Key Players: Teddy Bridgewater, QB; DeVante Parker, WR; Preston Brown, LB
Overview: Louisville’s best seasons of the decade predate its time in the ACC. The Cardinals finished 12-1 in 2013, but didn’t win the conference or have as high of a ranking as they did in 2012. After a 9-0 start that year, Louisville lost consecutive games to Syracuse and Connecticut. The Cardinals were able to circle the wagons and win a critical contest at Rutgers in the regular season finale. As one of four teams to finish 5-2 in conference, Louisville won the tiebreaker and was awarded the Big East’s BCS bid. The Cardinals were a 2-touchdown underdog against No. 4 Florida in the Sugar Bowl, but wound up beating the Gators handily in a contest that wasn’t as close as the 33-23 final score. After the aforementioned 12-1 campaign in 2013, the Cardinals joined the ACC in 2014.

NC State (2010)

Record: 9-4, beat West Virginia in Champs Sports Bowl, 23-7
Final Ranking: No. 25 AP; No. 25 Coaches
Key Players: Russell Wilson, QB; George Bryan, TE; Nate Irving, LB
Overview: NC State won nine games twice during the 2010s, but finished ranked just once and that came in 2010. With a sophomore quarterback named Russell Wilson, the Wolfpack entered the final week of the regular season needing only to beat Maryland to reach the ACC Championship. Unfortunately for Tom O’Brien’s team, their late rally fell short as the Terrapins emerged victorious, 38-31, sending Florida State to Charlotte. In the Champs Sports Bowl however, NC State forced five turnovers handled a ranked West Virginia team. The nine wins served as the most since 2002.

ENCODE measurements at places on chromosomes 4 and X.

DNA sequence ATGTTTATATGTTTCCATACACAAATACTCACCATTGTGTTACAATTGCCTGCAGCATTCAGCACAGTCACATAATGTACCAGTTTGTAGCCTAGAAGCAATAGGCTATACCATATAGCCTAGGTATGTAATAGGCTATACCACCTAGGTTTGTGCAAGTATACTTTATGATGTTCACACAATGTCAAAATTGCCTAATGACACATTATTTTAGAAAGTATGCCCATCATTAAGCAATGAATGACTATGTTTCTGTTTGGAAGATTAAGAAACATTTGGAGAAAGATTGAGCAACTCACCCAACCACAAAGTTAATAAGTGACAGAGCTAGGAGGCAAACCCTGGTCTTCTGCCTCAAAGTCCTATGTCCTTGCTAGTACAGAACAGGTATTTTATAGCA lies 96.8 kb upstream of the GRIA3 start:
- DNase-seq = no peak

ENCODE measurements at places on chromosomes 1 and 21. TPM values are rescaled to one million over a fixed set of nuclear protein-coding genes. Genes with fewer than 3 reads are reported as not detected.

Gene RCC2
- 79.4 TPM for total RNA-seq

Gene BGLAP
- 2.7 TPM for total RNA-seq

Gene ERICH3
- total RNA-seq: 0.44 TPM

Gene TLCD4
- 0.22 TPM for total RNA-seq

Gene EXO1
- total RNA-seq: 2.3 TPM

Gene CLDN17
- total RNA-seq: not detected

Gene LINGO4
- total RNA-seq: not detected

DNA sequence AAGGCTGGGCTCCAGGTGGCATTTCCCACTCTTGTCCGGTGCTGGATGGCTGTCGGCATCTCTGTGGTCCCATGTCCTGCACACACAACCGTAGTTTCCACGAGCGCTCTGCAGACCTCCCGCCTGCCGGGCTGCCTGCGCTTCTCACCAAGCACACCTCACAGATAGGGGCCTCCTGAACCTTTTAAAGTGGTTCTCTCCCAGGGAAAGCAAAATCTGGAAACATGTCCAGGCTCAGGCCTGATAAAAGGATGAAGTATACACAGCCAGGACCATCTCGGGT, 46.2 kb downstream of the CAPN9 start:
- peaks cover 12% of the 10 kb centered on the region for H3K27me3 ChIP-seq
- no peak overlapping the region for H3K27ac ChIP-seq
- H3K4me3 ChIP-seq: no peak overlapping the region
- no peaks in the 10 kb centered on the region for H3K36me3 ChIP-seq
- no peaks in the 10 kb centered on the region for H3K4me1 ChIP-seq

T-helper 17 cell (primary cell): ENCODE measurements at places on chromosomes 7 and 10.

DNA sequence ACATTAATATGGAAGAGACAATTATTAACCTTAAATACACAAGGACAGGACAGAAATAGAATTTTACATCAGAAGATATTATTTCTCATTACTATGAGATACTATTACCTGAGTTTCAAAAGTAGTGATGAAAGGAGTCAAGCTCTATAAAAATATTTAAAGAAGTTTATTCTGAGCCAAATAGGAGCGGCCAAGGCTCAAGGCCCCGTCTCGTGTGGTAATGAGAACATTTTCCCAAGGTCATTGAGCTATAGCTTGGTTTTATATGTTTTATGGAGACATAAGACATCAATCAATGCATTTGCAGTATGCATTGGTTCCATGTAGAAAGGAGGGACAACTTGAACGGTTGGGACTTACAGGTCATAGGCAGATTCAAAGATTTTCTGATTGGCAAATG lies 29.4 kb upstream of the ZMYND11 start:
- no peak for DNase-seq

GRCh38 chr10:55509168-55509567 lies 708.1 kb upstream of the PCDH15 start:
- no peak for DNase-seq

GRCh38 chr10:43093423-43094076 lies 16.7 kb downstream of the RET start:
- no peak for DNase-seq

Syracuse (2018)

Record: 10-3, defeated West Virginia in Camping World Bowl, 34-18
Final Ranking: No. 15 AP; No. 15 Coaches
Key Players: Eric Dungey, QB; Jamal Custis, WR; Andre Szmyt, K
Overview: Syracuse joined the ACC in 2013 and its best season of the decade would come five years later. Under third-year head coach Dino Babers, the Orange enjoyed their first 10-win season in 13 years. Behind 4-year starter Eric Dungey, Syracuse owned one of the nation’s most potent offenses. Syracuse closed the year with a 34-18 victory over West Virginia in the Camping World Bowl. It would cement Syracuse’s first top-25 finish in 17 years.

Wake Forest (2017)

Record: 8-5, defeated Texas A&M in Belk Bowl, 55-52
Final Ranking: None
Key Players: Greg Dortch, WR; Cam Serigne, TE; Duke Ejiofor, DE
Overview: The 2010s for Wake Forest began with six straight losing seasons, but ended with four straight winning seasons. The Demon Deacons won eight games in both 2017 and 2019, but the 2017 squad gets the nod. The most significant change for Wake Forest was the upgrade on offense. After a 5-5 start, Wake Forest won three of its final four games. Matt Colburn’s late touchdown lifted Wake Forest past Texas A&M in a high-scoring Belk Bowl that saw the teams combine for more than 100 points and more than 1,250 yards of offense.

Mike Ferguson is the associate editor for Fifth Quarter and the editor of The Daily Nole. Be sure to follow Mike on Twitter at @MikeWFerguson. Follow all of Mike’s work by liking his Facebook page.